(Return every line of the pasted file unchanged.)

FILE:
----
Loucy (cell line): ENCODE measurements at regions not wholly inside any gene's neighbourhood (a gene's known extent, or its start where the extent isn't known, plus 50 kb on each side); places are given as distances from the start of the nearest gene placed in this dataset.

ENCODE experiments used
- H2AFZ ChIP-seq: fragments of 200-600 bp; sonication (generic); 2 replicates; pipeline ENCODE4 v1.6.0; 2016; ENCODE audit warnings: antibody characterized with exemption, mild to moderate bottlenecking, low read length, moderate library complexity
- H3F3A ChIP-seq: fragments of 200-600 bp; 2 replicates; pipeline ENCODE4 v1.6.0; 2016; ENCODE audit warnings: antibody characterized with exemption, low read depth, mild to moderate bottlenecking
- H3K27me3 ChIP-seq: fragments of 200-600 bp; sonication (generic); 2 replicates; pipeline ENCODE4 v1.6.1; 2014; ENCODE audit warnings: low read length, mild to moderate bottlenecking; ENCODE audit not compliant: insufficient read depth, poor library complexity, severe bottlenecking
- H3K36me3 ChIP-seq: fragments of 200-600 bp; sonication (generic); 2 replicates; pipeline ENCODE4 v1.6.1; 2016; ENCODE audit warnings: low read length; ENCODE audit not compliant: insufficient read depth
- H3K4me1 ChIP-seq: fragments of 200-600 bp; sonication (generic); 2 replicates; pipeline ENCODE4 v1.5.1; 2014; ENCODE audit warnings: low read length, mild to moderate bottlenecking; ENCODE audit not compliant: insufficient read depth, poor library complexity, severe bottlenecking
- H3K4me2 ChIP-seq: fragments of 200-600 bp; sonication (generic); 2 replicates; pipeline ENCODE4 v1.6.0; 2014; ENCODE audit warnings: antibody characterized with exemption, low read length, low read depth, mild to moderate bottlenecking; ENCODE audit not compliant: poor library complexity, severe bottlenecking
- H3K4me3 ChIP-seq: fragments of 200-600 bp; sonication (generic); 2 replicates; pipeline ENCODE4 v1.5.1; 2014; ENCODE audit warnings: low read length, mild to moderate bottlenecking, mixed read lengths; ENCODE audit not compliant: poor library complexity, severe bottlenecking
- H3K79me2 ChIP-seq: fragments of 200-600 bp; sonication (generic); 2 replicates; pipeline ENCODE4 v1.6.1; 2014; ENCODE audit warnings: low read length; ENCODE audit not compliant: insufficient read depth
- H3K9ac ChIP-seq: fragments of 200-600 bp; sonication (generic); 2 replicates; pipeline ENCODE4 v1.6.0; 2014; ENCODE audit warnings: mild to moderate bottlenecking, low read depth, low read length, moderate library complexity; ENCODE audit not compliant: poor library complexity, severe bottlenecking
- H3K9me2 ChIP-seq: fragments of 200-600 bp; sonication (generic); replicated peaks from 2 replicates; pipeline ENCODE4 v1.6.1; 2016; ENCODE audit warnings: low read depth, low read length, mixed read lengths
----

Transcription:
Loucy (cell line): ENCODE measurements at regions not wholly inside any gene's neighbourhood (a gene's known extent, or its start where the extent isn't known, plus 50 kb on each side); places are given as distances from the start of the nearest gene placed in this dataset.

ENCODE experiments used
- H2AFZ ChIP-seq: fragments of 200-600 bp; sonication (generic); 2 replicates; pipeline ENCODE4 v1.6.0; 2016; ENCODE audit warnings: antibody characterized with exemption, mild to moderate bottlenecking, low read length, moderate library complexity
- H3F3A ChIP-seq: fragments of 200-600 bp; 2 replicates; pipeline ENCODE4 v1.6.0; 2016; ENCODE audit warnings: antibody characterized with exemption, low read depth, mild to moderate bottlenecking
- H3K27me3 ChIP-seq: fragments of 200-600 bp; sonication (generic); 2 replicates; pipeline ENCODE4 v1.6.1; 2014; ENCODE audit warnings: low read length, mild to moderate bottlenecking; ENCODE audit not compliant: insufficient read depth, poor library complexity, severe bottlenecking
- H3K36me3 ChIP-seq: fragments of 200-600 bp; sonication (generic); 2 replicates; pipeline ENCODE4 v1.6.1; 2016; ENCODE audit warnings: low read length; ENCODE audit not compliant: insufficient read depth
- H3K4me1 ChIP-seq: fragments of 200-600 bp; sonication (generic); 2 replicates; pipeline ENCODE4 v1.5.1; 2014; ENCODE audit warnings: low read length, mild to moderate bottlenecking; ENCODE audit not compliant: insufficient read depth, poor library complexity, severe bottlenecking
- H3K4me2 ChIP-seq: fragments of 200-600 bp; sonication (generic); 2 replicates; pipeline ENCODE4 v1.6.0; 2014; ENCODE audit warnings: antibody characterized with exemption, low read length, low read depth, mild to moderate bottlenecking; ENCODE audit not compliant: poor library complexity, severe bottlenecking
- H3K4me3 ChIP-seq: fragments of 200-600 bp; sonication (generic); 2 replicates; pipeline ENCODE4 v1.5.1; 2014; ENCODE audit warnings: low read length, mild to moderate bottlenecking, mixed read lengths; ENCODE audit not compliant: poor library complexity, severe bottlenecking
- H3K79me2 ChIP-seq: fragments of 200-600 bp; sonication (generic); 2 replicates; pipeline ENCODE4 v1.6.1; 2014; ENCODE audit warnings: low read length; ENCODE audit not compliant: insufficient read depth
- H3K9ac ChIP-seq: fragments of 200-600 bp; sonication (generic); 2 replicates; pipeline ENCODE4 v1.6.0; 2014; ENCODE audit warnings: mild to moderate bottlenecking, low read depth, low read length, moderate library complexity; ENCODE audit not compliant: poor library complexity, severe bottlenecking
- H3K9me2 ChIP-seq: fragments of 200-600 bp; sonication (generic); replicated peaks from 2 replicates; pipeline ENCODE4 v1.6.1; 2016; ENCODE audit warnings: low read depth, low read length, mixed read lengths